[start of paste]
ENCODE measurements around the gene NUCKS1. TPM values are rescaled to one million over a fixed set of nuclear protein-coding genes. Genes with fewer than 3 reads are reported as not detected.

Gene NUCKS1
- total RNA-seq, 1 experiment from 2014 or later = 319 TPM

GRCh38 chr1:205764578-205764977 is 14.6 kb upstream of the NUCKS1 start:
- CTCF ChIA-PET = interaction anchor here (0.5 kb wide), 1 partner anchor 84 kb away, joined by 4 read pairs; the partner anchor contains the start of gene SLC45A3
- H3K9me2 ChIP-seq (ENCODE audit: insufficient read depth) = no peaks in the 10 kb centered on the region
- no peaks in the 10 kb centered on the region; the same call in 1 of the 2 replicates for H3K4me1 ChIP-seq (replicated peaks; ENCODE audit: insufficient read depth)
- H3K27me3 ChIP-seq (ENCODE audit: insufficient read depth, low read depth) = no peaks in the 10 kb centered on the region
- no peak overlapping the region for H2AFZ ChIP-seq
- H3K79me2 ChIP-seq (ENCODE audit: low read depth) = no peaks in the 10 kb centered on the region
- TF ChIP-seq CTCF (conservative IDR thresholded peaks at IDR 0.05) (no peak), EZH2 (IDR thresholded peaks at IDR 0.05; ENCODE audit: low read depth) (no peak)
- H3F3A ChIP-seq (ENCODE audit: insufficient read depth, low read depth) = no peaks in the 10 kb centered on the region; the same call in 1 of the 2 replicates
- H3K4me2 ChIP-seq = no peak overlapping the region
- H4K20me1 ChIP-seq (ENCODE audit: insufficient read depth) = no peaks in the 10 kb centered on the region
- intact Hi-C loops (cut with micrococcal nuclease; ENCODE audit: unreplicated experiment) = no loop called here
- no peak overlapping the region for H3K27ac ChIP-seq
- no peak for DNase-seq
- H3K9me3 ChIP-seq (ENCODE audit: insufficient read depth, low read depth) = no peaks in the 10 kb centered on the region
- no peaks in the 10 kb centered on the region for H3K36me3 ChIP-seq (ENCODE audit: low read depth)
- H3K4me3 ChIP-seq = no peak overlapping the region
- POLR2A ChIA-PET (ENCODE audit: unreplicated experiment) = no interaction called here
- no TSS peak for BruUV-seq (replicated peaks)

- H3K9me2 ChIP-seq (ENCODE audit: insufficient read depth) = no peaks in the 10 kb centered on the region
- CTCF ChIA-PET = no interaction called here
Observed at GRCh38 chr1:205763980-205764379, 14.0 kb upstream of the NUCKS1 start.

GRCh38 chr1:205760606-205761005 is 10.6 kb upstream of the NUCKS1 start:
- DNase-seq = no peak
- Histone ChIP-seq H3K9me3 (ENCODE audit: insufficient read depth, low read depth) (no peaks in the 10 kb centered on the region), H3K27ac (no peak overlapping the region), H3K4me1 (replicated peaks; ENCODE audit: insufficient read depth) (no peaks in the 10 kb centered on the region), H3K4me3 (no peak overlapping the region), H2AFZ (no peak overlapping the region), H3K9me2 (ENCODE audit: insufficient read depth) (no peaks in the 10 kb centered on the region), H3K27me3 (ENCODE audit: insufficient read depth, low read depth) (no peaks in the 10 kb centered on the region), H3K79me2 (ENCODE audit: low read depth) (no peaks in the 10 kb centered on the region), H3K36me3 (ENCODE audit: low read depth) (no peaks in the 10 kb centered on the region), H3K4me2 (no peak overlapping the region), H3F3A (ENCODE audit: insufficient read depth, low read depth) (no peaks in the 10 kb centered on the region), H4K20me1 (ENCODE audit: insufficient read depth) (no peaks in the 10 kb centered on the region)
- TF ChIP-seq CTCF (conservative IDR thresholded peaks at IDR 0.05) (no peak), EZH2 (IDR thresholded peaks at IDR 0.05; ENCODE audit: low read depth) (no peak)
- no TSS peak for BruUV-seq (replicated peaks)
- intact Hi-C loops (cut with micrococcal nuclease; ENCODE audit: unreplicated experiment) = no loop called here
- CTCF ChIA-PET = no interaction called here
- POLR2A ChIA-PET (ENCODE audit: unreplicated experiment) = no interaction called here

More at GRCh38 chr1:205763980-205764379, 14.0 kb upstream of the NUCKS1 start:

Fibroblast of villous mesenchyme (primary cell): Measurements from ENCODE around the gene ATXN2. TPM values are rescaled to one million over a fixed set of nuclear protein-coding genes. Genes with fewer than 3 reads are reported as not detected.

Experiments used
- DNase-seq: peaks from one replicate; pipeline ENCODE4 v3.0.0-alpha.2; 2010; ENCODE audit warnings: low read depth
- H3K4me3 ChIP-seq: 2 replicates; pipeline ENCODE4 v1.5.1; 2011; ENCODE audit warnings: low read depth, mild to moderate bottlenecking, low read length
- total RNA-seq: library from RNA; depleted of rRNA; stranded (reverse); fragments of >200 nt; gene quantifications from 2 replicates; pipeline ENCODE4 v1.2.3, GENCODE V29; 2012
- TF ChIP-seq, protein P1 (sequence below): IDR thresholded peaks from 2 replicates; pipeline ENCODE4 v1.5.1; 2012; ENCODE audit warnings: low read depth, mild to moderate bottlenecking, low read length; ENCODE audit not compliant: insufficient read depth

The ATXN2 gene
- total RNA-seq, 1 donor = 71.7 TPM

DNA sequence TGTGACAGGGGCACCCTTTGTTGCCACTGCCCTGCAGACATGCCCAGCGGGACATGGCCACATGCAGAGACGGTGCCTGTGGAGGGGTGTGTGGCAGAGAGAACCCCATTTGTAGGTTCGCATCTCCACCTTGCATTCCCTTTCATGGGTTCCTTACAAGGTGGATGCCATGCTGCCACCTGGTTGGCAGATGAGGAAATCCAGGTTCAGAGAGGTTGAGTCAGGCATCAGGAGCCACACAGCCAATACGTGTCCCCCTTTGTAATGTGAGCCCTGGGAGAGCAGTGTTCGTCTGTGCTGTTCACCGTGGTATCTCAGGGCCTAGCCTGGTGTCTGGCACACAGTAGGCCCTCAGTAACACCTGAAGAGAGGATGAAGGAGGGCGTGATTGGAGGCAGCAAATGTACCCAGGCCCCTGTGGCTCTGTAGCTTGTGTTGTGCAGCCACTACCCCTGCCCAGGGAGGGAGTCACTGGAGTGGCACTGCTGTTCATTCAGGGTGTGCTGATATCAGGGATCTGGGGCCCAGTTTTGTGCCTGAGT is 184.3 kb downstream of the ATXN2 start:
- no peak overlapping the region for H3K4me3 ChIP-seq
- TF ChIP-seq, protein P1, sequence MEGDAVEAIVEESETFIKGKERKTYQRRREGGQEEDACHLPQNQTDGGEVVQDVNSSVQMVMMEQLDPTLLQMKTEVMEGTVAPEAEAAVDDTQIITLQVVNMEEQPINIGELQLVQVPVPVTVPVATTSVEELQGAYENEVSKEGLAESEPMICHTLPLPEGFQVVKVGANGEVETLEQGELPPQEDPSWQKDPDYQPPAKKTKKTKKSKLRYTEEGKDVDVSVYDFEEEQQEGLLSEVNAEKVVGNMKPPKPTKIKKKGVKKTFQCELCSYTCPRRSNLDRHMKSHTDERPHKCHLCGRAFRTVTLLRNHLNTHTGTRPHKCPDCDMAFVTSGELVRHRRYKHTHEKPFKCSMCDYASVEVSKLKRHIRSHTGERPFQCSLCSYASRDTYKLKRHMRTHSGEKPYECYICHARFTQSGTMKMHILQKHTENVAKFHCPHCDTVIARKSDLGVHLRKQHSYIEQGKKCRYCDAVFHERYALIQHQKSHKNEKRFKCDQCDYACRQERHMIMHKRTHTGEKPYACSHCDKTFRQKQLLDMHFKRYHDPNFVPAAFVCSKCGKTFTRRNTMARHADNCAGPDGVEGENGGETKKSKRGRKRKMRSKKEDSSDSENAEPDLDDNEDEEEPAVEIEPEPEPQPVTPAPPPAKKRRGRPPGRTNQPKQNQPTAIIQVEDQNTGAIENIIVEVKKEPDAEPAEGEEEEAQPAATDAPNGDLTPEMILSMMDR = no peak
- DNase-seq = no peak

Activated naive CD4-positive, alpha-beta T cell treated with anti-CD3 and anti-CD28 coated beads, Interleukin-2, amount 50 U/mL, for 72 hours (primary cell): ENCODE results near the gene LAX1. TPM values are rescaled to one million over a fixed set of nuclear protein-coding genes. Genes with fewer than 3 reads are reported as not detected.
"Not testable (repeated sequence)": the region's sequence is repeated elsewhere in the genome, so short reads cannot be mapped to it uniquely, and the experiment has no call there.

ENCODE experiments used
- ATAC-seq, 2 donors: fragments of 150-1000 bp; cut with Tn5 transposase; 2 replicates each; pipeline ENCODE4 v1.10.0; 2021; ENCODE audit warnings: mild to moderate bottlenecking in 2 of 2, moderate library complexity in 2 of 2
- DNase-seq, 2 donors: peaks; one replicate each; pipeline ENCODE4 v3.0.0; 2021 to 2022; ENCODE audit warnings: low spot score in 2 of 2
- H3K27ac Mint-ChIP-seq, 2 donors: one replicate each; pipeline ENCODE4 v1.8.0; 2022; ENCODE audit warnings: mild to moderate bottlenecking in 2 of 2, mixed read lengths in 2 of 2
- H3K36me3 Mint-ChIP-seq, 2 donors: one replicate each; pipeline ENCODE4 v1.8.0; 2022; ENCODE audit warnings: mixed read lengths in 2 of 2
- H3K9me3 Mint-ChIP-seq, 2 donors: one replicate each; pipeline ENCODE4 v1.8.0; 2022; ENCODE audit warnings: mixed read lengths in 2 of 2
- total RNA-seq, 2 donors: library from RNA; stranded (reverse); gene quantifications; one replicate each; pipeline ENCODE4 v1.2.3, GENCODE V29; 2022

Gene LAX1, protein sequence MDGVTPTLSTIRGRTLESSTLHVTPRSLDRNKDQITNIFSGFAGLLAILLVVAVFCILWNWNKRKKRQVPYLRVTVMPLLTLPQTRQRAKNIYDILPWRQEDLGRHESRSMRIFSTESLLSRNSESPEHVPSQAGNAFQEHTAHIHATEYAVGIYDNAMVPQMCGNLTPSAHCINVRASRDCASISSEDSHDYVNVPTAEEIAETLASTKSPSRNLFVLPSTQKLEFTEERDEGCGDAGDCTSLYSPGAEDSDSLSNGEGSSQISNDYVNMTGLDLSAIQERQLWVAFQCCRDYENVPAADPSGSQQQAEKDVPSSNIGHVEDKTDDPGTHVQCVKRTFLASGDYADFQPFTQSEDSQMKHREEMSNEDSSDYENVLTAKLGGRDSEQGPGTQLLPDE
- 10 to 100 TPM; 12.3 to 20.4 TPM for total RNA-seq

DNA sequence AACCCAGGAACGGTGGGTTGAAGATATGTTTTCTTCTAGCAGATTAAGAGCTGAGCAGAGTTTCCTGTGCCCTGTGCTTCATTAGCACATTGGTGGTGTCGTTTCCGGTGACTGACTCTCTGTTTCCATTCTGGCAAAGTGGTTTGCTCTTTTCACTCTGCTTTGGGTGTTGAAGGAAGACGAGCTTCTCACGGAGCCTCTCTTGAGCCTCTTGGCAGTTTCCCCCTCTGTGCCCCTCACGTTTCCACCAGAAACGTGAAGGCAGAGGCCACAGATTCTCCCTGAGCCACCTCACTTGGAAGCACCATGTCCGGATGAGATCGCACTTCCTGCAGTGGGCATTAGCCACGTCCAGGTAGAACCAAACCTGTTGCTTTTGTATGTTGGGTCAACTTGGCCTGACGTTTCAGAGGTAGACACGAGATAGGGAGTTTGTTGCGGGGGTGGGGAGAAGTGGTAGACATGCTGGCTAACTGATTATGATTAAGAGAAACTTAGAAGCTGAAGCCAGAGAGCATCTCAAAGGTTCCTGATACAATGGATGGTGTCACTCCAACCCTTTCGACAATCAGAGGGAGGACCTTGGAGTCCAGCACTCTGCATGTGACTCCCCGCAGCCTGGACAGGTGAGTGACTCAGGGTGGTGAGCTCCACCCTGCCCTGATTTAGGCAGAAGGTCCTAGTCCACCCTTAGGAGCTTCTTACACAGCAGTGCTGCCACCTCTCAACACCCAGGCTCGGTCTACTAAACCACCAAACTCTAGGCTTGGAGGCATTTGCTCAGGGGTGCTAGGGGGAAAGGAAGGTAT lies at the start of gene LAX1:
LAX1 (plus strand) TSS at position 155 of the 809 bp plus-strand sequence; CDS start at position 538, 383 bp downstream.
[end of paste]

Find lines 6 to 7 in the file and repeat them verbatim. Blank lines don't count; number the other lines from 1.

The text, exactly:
- H3K9me2 ChIP-seq (ENCODE audit: insufficient read depth) = no peaks in the 10 kb centered on the region
- no peaks in the 10 kb centered on the region; the same call in 1 of the 2 replicates for H3K4me1 ChIP-seq (replicated peaks; ENCODE audit: insufficient read depth)